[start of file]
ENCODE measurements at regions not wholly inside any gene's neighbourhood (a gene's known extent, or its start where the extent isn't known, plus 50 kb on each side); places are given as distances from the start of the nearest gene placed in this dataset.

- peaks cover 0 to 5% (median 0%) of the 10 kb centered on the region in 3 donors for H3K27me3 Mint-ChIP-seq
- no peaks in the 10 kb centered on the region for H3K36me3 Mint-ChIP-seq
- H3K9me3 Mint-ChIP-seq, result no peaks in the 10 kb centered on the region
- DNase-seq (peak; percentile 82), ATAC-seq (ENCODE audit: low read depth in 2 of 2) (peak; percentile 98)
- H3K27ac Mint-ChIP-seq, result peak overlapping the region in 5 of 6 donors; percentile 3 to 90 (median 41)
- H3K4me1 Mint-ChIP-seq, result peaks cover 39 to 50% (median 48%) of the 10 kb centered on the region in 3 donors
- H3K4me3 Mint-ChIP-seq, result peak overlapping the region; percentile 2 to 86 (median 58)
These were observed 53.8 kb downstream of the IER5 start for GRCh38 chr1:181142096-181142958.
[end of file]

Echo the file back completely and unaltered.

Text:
ENCODE measurements at regions not wholly inside any gene's neighbourhood (a gene's known extent, or its start where the extent isn't known, plus 50 kb on each side); places are given as distances from the start of the nearest gene placed in this dataset.

- peaks cover 0 to 5% (median 0%) of the 10 kb centered on the region in 3 donors for H3K27me3 Mint-ChIP-seq
- no peaks in the 10 kb centered on the region for H3K36me3 Mint-ChIP-seq
- H3K9me3 Mint-ChIP-seq, result no peaks in the 10 kb centered on the region
- DNase-seq (peak; percentile 82), ATAC-seq (ENCODE audit: low read depth in 2 of 2) (peak; percentile 98)
- H3K27ac Mint-ChIP-seq, result peak overlapping the region in 5 of 6 donors; percentile 3 to 90 (median 41)
- H3K4me1 Mint-ChIP-seq, result peaks cover 39 to 50% (median 48%) of the 10 kb centered on the region in 3 donors
- H3K4me3 Mint-ChIP-seq, result peak overlapping the region; percentile 2 to 86 (median 58)
These were observed 53.8 kb downstream of the IER5 start for GRCh38 chr1:181142096-181142958.